… or at least they should. Talk Town Festival is about to be the talk of the town. Focused on equality, gender and feminism this 3-days’ festival is open to everyone who wants to discuss and broaden one’s perspective on the subjects of matter.
These days Denmark is re-opening, post-Corona (and so is this blog), and we can all meet again IRL. However, as a huge fan of festivals I still need to recover from the big disappoint that it will still not be possible to gather several thousands of people for concerts over a weekend.
That is why I was pleased to hear that I could still go to a festival, this time with a little less music, a lot more conversation but the same kind of willingness to listen and learn.
We live in a world of change. But certain things seem to change too slowly, creating inequality to minorities all over the world, and the best way to change that is to start talking to each other.
CPH:Dox said it earlier this year, and now Talk Town is about to repeat it, creating 3 stores of talks, workshops and debates at Nørre Allé 7, Copenhagen N. Complete with a stage in the yard and a café we got a Speaker’s Town.
But no town without climate, so this is a great place to start.
The feminist think tank TORA hosts a debate concerning climate change mitigation, equality, and gender.
Pointing out our politicians’ lack of right-here-right-now-action, endless wait of far-fetched technological solutions and our own willingness to innovate … it also comes down to gender. If we look at education, all of the S-T-E-Ms (Science, Technology, Engineering and Mathematics) lack girls, and that shows again in employed job-market, dominated by men. E.g. in 2020 only 21% of the workforce in Wind Energy are women, and only 8% of the women reaches the level of senior management according to International Renewable Energy Agency IRENA.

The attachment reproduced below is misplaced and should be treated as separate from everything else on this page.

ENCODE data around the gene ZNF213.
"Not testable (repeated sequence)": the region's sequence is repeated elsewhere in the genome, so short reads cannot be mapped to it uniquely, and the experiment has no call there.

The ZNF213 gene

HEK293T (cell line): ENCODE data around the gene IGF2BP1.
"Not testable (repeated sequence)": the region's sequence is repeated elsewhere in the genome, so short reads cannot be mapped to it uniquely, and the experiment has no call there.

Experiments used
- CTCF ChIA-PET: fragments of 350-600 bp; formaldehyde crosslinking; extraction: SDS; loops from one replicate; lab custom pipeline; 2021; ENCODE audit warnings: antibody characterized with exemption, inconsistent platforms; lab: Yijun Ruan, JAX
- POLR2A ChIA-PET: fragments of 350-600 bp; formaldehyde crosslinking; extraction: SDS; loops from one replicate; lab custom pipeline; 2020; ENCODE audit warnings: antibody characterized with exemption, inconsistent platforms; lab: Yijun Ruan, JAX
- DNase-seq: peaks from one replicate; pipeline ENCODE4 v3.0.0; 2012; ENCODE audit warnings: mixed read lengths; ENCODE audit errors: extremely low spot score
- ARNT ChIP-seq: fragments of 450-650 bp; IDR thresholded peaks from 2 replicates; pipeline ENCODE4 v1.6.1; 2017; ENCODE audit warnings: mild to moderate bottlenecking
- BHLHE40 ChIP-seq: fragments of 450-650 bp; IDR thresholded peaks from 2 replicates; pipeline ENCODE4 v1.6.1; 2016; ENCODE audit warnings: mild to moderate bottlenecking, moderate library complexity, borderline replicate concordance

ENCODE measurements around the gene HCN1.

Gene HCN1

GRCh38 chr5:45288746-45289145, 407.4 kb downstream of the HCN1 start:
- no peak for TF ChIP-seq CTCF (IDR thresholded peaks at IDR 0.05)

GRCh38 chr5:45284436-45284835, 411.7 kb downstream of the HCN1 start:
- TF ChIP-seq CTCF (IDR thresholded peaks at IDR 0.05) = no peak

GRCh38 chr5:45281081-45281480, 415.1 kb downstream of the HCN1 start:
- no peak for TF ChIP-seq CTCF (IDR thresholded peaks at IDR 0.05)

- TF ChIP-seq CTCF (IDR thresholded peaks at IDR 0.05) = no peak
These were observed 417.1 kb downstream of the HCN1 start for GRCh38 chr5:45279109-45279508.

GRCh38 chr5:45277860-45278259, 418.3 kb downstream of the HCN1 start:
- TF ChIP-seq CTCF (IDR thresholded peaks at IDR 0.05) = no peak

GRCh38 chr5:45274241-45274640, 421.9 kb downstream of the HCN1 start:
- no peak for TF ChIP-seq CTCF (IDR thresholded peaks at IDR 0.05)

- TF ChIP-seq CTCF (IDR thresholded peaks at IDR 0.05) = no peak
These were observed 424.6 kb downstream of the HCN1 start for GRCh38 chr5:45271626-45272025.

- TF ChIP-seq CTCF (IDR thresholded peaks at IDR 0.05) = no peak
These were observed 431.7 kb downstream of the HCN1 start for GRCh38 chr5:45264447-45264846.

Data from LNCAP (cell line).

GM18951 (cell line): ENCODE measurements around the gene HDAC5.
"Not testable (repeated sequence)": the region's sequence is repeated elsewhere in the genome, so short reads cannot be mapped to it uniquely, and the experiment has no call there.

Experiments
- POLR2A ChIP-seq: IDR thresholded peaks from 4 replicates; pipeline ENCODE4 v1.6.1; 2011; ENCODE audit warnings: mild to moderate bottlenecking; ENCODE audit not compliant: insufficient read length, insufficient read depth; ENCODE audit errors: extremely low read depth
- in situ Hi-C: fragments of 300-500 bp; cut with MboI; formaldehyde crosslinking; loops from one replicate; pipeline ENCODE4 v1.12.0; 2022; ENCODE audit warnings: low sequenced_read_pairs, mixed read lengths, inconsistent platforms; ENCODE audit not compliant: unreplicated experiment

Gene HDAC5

A lot to discuss and re-think. Which put keynoter and innovator Pernille Lützen’s challenge to all of us just right: “Let’s throw away all of our bias on what can be done. If we imagine how a future car would look like, how about taking away the wheels. What would happen then?”
Speaking of statistics … it does not get much better looking at the music business. Koda, who represents the right of the musicians, has made their very first gender statistics among their members. The results are … depressing. Out of Koda’s 46.000, 19% are women, but only 10% of Koda’s total distributions went to women in 2019.
Out of the musician earning more than 400.000 DDK a year, 109 of them are men, and only 9 are women. Considering the areas of distributions does not make the numbers look much better: Women music creators are represented by 4% in TV, 14% in concerts, 11% in radio and 8% in streaming/downloads.
You can read the full Gender Statistics from Koda here.
In the debate following the statistics, audience discuss the concept of “gatekeeping” in the business – and maybe the gatekeepers do not even know they are gatekeepers(!).
This was previously stated by musician and students at Copenhagen Business School (CBS), Sofie Sarlvit in her thesis “The Persistent Glass Ceiling in the Danish Music Industry”. All the players in the industry admit there is a problem – they just do not see it as something they can act on.
“But let’s do it, let’s change it!” are the responses from several audiences.
The question which remains is how?
Somebody who are changing things are these cool activist-Instagrammers; Atiyo Muse, Mary Namagambe and Sofie Riise Nors. They all got different backgrounds as board member, masters in law and illustrator as well as they all put gender, minorities, racism and feminism on the public agenda. However, none of them wish to use Facebook as the place to debate anymore.